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An international movement rallies to Aasia Bibi’s support

Breaking News South East Asia

An international movement rallies to Aasia Bibi’s support

Aasia Bibi’s plight has attracted attention around the globe with an increasing number of politicians speaking out on her behalf.

More than 230 politicians from 28 countries have written an open letter to Pakistani Prime Minister Imran Khan, calling on him to uphold the Supreme Court’s acquittal and enable Aasia Bibi to leave Pakistan.

UK Parliament MP Rehman Chishti resigned from his position as Trade Envoy to Pakistan on 15 November, citing the government’s treatment of Aasia Bibi as a reason for his resignation. In his letter of resignation he wrote, “the British government is failing to put into practice the core values that our country stands for; religious freedom, justice … and that when we see injustice where an individual’s life is in clear danger and they have been persecuted for their faith, we do all we can to help.”

Prime Minister Theresa May was asked about Aasia Bibi during Prime Minister’s Questions on 14 November. She once more failed to mention religious freedom or condemn Pakistan’s “blasphemy” laws, but did state concern for the “security and safety” of Aasia Bibi and her family and that a number of countries were in discussion about providing a “safe destination” for them. However, May refused to comment on Labour MP Emily Thornberry’s question, “But is she [Aasia] welcome here [in the UK]?”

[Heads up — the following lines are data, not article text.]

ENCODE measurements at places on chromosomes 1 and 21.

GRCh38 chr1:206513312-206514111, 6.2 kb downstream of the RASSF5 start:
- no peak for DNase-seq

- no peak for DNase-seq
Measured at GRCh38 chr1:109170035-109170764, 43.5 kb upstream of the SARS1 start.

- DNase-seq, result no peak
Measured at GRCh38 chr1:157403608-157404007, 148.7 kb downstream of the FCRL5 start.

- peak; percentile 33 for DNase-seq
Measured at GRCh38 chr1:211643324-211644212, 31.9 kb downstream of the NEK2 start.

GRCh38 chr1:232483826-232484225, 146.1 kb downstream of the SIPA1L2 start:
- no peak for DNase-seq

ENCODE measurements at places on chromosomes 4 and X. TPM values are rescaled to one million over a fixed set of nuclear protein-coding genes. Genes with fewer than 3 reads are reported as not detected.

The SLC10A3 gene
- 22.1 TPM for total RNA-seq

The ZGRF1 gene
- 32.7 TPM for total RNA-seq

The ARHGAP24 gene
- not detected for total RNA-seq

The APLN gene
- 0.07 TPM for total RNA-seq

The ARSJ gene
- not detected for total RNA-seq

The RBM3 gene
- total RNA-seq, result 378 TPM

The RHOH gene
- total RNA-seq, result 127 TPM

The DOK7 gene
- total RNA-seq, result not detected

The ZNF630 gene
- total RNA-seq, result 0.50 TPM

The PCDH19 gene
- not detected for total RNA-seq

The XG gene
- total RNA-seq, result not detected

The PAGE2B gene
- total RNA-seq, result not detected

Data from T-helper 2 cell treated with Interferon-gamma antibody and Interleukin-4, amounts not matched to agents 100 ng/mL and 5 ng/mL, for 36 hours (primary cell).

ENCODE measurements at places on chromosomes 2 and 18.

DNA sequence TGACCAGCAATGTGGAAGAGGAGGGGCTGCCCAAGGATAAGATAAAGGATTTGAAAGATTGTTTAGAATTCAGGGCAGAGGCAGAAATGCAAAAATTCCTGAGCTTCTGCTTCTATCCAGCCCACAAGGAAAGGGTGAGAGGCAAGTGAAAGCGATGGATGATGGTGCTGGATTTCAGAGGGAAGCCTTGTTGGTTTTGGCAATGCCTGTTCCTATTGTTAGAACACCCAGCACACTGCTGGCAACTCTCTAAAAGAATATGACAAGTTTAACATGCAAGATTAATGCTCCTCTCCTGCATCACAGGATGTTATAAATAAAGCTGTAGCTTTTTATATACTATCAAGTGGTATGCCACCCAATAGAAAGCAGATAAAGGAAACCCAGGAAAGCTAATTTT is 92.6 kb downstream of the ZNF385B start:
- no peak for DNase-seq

A number of UK politicians have called for the UK to join several other nations in openly offering a haven to Aasia Bibi and her family. Lord Alton of Liverpool also called into question the government’s international aid payments to Pakistan, stating, “Britain needs to do two things. First, give her [Aasia] sanctuary here. And second, until they uphold the rule of law and protect the country’s minorities, we should redirect the £380,000 we give every day to Pakistan – £2.8 billion over the past two decades – to more worthy recipients.”

Australian politicians have also lobbied for Aasia to be freed. Australian aid assistance to Pakistan has also openly been called into question. Senator Eric Abetz called on the Australian government to reconsider its “relatively generous” aid package to Pakistan, adding “minority religions have been dealt with in such a horrid way for decade after decade now”. According to unverified news reports, the Australian government has refused to join the countries offering refuge to Aasia Bibi.

U.S. Republican Senator Rand Paul discussed Aasia’s Bibi with President Trump on 15 November, later telling reporters, “I know from his concern for the pastor in Turkey and working to get that pastor out that it would be consistent with what they did with the pastor in Turkey to help get Asia Bibi out, and I hope they will.”

The Senator also spoke of raising money to assist Aasia and her family to reach the U.S. However, any departure from Pakistan would have to be arranged at a government level and at present, there is therefore no reason for any organisation to request donations to help Aasia Bibi and her family leave the country.